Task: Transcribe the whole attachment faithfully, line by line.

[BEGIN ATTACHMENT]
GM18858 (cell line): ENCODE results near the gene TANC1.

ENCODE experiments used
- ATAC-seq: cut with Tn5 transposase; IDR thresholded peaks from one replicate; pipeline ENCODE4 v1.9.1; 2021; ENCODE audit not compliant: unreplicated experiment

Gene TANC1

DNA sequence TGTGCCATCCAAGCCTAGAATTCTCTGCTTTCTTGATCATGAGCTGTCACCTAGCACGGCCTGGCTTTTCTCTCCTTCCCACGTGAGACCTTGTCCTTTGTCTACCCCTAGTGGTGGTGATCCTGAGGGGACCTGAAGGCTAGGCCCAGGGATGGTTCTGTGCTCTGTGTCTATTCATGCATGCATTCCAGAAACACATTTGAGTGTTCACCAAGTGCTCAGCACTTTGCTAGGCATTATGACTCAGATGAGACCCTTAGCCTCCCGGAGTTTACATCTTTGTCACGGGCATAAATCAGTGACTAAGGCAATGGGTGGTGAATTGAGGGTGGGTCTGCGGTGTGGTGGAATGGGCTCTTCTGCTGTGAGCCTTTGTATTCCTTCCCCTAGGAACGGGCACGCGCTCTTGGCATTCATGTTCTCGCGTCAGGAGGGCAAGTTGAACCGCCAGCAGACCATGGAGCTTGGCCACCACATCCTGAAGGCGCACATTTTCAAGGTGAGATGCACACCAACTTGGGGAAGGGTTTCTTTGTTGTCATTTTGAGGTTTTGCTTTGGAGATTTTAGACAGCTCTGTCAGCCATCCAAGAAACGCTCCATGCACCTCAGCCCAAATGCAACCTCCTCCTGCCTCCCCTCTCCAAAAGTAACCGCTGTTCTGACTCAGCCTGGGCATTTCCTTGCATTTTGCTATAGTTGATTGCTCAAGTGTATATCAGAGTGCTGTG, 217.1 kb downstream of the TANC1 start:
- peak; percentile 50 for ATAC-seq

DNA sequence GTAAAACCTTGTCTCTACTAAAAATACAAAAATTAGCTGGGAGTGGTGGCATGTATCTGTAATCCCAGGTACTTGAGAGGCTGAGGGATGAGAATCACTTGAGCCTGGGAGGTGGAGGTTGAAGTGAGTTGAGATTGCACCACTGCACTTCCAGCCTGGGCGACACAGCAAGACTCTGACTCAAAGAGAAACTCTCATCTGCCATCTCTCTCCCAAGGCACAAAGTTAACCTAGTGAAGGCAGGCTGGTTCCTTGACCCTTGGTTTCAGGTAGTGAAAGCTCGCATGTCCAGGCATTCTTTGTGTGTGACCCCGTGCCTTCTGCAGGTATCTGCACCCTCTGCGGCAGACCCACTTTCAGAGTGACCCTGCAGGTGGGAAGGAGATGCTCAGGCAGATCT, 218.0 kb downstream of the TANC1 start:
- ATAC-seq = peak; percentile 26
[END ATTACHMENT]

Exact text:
GM18858 (cell line): ENCODE results near the gene TANC1.

ENCODE experiments used
- ATAC-seq: cut with Tn5 transposase; IDR thresholded peaks from one replicate; pipeline ENCODE4 v1.9.1; 2021; ENCODE audit not compliant: unreplicated experiment

Gene TANC1

DNA sequence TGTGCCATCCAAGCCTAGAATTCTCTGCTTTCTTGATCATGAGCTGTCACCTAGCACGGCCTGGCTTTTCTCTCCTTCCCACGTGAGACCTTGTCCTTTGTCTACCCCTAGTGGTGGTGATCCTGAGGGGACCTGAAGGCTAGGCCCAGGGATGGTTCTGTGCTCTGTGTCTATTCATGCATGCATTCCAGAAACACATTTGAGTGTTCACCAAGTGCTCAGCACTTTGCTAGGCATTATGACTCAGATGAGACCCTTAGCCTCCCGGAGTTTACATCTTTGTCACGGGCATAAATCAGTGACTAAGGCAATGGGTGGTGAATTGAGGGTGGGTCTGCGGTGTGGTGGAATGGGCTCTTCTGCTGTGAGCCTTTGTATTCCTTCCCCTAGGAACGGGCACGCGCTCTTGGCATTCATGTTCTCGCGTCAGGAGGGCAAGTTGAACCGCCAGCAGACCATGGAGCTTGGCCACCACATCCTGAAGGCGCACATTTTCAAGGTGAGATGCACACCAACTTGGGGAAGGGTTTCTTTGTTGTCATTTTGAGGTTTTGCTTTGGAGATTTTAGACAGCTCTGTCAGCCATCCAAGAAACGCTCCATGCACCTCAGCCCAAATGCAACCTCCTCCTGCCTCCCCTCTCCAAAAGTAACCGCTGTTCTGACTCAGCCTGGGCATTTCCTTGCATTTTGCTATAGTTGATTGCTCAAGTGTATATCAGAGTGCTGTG, 217.1 kb downstream of the TANC1 start:
- peak; percentile 50 for ATAC-seq

DNA sequence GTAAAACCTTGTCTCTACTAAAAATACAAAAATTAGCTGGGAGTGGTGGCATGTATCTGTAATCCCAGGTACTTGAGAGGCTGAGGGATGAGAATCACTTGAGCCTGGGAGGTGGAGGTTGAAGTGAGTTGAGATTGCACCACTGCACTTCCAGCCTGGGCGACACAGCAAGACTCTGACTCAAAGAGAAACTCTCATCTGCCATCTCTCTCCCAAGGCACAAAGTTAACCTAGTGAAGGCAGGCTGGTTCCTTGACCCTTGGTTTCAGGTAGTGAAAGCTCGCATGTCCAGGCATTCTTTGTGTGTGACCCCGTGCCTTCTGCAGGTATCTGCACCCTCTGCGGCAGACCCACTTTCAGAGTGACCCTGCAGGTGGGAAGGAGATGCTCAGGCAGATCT, 218.0 kb downstream of the TANC1 start:
- ATAC-seq = peak; percentile 26